Where do human rights begin

The right to abortion is important and sensitive because it involves the legal issue of how the right is derived.

Earlier, the full text of a draft decision in the Dobbs v. Jackson Women's Health Organization (Mississippi 15-Week Abortion case) suspected to be written by Supreme Court Justice Sam El Alito (Alito) was exposed online. Hardcore conservative Alito directly attacked Roe v. Wade, saying it made a "grossly ridiculous mistake" in the first place.

His opinion is that the right to abortion is neither a constitutional right nor a right that is deeply ingrained in the history of American society, and the Supreme Court simply has no reason to "enact" it. In other words, this is an "originalist" view – the Supreme Court can only interpret and interpret the constitution and laws, not legislators.

And the radical decision in 1973, when the Supreme Court was legislated by precedent, directly declared the right to abortion to be legal across the United States. The judgment also leaves a "hole" that is difficult to bridge. Instead of considering the right to abortion as a fundamental right to give complete constitutional protection, it uses the controversial right to privacy as a supporting theory for the right to abortion. This approach is very "active".

However, not all conservative judges like "originalism", while liberal judges like "activism". Everyone still follows their own values, and they need the original purpose, and if they need to be active, they can move and jump repeatedly.

After Roe v. Wade in 1973 legalized the right to abortion in the United States, the issue of abortion was "expanded" from a health issue to a constitutional and political issue. In the affirmative action of the 1960s and 1970s, the dynamism of the liberals of the U.S. Supreme Court was astonishing. At the same time, anti-abortion forces have also spread from local to national, expanding from a small number of Catholics to evangelical Christians and social conservatives.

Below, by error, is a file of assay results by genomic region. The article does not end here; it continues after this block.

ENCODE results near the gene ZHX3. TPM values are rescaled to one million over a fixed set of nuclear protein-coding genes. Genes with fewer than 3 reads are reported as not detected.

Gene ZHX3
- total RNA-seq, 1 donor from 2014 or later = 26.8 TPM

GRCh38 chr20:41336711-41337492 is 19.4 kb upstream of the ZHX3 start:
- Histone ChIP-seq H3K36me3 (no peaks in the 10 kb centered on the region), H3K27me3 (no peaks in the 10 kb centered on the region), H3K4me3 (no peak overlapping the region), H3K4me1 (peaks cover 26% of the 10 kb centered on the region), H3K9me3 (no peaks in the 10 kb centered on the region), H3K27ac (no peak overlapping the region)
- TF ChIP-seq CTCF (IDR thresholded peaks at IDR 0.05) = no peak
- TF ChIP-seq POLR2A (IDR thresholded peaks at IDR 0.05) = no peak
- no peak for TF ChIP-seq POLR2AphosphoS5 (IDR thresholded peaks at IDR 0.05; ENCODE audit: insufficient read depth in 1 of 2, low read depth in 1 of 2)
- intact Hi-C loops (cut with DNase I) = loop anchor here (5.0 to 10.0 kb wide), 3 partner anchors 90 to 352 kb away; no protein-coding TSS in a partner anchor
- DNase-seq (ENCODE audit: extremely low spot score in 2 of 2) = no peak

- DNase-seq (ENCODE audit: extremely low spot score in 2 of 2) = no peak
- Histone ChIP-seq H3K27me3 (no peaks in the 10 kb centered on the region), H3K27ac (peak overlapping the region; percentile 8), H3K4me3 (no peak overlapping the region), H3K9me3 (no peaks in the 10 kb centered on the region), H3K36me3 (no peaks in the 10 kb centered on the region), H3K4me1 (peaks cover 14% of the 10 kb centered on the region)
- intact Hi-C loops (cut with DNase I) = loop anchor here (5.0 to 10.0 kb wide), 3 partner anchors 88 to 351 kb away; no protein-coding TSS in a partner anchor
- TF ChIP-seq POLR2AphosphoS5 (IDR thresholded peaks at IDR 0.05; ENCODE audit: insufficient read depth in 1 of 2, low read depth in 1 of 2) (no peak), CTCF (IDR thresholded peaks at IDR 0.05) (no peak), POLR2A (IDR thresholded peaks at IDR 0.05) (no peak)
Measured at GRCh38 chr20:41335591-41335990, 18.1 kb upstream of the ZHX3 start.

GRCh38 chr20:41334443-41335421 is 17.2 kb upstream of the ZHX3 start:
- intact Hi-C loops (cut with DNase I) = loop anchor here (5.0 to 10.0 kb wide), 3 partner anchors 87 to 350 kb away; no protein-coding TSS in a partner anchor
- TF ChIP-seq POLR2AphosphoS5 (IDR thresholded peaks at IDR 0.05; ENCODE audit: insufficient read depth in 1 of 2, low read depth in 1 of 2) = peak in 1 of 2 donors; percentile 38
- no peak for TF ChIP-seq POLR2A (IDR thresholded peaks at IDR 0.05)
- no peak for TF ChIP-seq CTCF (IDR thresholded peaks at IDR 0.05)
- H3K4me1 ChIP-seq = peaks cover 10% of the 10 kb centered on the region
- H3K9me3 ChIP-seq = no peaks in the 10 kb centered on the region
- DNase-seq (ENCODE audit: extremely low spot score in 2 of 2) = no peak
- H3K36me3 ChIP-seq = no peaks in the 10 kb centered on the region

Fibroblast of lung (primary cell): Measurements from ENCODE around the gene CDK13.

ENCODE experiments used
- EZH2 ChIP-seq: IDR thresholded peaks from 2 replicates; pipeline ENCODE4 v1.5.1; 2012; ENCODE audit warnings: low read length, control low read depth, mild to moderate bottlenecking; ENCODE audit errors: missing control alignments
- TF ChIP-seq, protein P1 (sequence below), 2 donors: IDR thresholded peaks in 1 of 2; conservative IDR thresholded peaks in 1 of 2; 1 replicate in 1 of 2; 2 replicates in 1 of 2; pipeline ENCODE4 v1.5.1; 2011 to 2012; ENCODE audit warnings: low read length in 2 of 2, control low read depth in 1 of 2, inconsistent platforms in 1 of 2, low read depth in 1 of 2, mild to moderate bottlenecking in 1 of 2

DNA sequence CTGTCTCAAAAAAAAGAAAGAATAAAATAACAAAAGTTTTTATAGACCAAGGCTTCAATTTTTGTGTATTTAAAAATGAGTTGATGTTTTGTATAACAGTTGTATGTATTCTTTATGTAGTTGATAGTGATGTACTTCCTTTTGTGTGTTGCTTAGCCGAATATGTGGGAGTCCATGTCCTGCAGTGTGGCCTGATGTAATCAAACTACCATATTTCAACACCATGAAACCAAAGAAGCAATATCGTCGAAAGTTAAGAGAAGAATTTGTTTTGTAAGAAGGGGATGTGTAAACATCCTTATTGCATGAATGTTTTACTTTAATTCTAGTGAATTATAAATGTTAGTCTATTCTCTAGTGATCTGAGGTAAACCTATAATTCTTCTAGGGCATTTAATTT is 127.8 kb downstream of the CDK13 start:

Since the abortion rights of the year originated from the "right to privacy", the former was banned, which also meant that a series of privacy rights were not so "stable". Including related same-sex marriage rights, contraception rights, have become at stake.

People are more concerned about the tenure of abortion rights. Whether a woman's (pregnant) body belongs to herself or to the public domain such as the state/society has different interpretations in different countries, regions and cultures. At the same time, to whom does the body of the fetus belong?

Where does the right to life begin? Biologists from 15 countries gave the answer from a biological point of view: Life and the right to life begin with the union of sperm and egg.

Where human rights begin, morality and law also begin. However, where do human rights begin? No one knows for sure.

When rights cannot be defined, the technology that people have so relied on can hardly play its role.